Progressivity_In_All's avatar

Frank Serafine is an avid writer, music producer, and musician, with five albums to his name. While completely enamored with metal, he appreciates a wide range of music. He also works full-time at the American-based performing rights organization, SESAC.

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7 Comments on "Good News For Old Bands?"

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Gytrash's avatar

Member

1. Gytrash writes:

Good article... I see it being difficult for all but the biggest of artists to fight a label on this matter. I'll be a battle of big wallets, as both sides have a lot to lose. However if a big artist win sets up precedent then things could look more hopeful for all songwriters. Either that or some class action, but this is less likely, as I assume all artists contracts are slightly different and would need to be treated individually.

# Aug 19, 2011 @ 8:35 AM ET | IP Logged Reveal posts originating from the same IP address
Smash_Grimlock's avatar

Member

2. Smash_Grimlock writes:

This was a really great article and I'm sure from this year forward we will be getting a lot of new and interesting news articles on bands working to claim their music back. I definately believe that it should be the artists property, but at the same measure, a big part of the reason why that property became so lucrative is because of the work put forth by the label. I'm not defending the labels at all, merely stating that which i see. labels definately rape their artists in this regard, but the whole problem is that its not been changeable until now... the label manufactures a superstar to create a cash cow for the sake of healthy business...the artist allows it to happen for the exposure of their art, which they believe in...when the artist is powerful enough (given they have the longevity to last for 35 years) they begin to think business wise as well and want their music back. Some form of discordance is going to arise when business meets art...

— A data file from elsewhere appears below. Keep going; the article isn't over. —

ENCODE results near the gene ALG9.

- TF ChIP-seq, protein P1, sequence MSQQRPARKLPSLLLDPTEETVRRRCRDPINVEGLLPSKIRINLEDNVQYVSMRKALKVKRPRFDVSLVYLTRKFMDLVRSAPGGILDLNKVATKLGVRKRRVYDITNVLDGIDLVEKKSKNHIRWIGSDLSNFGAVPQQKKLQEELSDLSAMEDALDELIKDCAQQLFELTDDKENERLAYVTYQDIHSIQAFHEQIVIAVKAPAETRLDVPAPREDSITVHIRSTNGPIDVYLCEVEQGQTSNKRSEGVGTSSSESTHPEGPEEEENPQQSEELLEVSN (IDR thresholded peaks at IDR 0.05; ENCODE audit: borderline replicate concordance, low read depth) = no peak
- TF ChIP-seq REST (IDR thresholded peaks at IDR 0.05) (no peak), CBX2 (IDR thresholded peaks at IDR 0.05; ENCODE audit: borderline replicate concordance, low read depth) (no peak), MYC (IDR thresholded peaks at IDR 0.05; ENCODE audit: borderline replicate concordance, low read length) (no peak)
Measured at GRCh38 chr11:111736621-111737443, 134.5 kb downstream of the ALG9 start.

# Aug 19, 2011 @ 10:22 AM ET | IP Logged Reveal posts originating from the same IP address
zMETALlica's avatar

Senior News Correspondent

3. zMETALlica writes:

great article! more about the biz needs to see the light of day in laymens terms!

# Aug 19, 2011 @ 3:02 PM ET | IP Logged Reveal posts originating from the same IP address
Anonymous Reader
4. Speaking of Black Sabbath... writes:

NEW ALBUM FROM THE ORIGINAL LINEUP PLEASE!!!! Never Say Die SUCKED, and Ozzy's retarded if he thinks the band can't record something better than that! They need to all come together and make an album before one of them keels over and croaks! MASTERS OF METAL, PLEASE COME BACK!

# Aug 19, 2011 @ 4:09 PM ET | IP Logged Reveal posts originating from the same IP address
Blindgreed1's avatar

Member

5. Blindgreed1 writes:

Only problem I see with this is $haron getting her fat greasy fingers on Ozzy's solo stuff and selling to the highest bidder. I don't ever wanna hear Over The Mountain used to advertize a breakfast cereal or the likes.

# Aug 19, 2011 @ 4:16 PM ET | IP Logged Reveal posts originating from the same IP address
TheIronMan's avatar

Member

6. TheIronMan writes:

Oh so that's how it works.

# Aug 19, 2011 @ 6:15 PM ET | IP Logged Reveal posts originating from the same IP address
Rychemn's avatar

Member

7. Rychemn writes:

Absolutely a great article.....I believe sh#t like this is what killed the band "Boston"...and then when they finally do put out another album, it sucked royaly and they were never the same......also, excellent point BG (as always with you)......but I was thinking maybe Sharon would use that song in a beer commercial...(Busch beer for example...please...I still can't hear rock and roll by Zeppelin to this day without thinking about cadillac....sheesh!!!!! give me a break!!!)

# Aug 19, 2011 @ 6:25 PM ET | IP Logged Reveal posts originating from the same IP address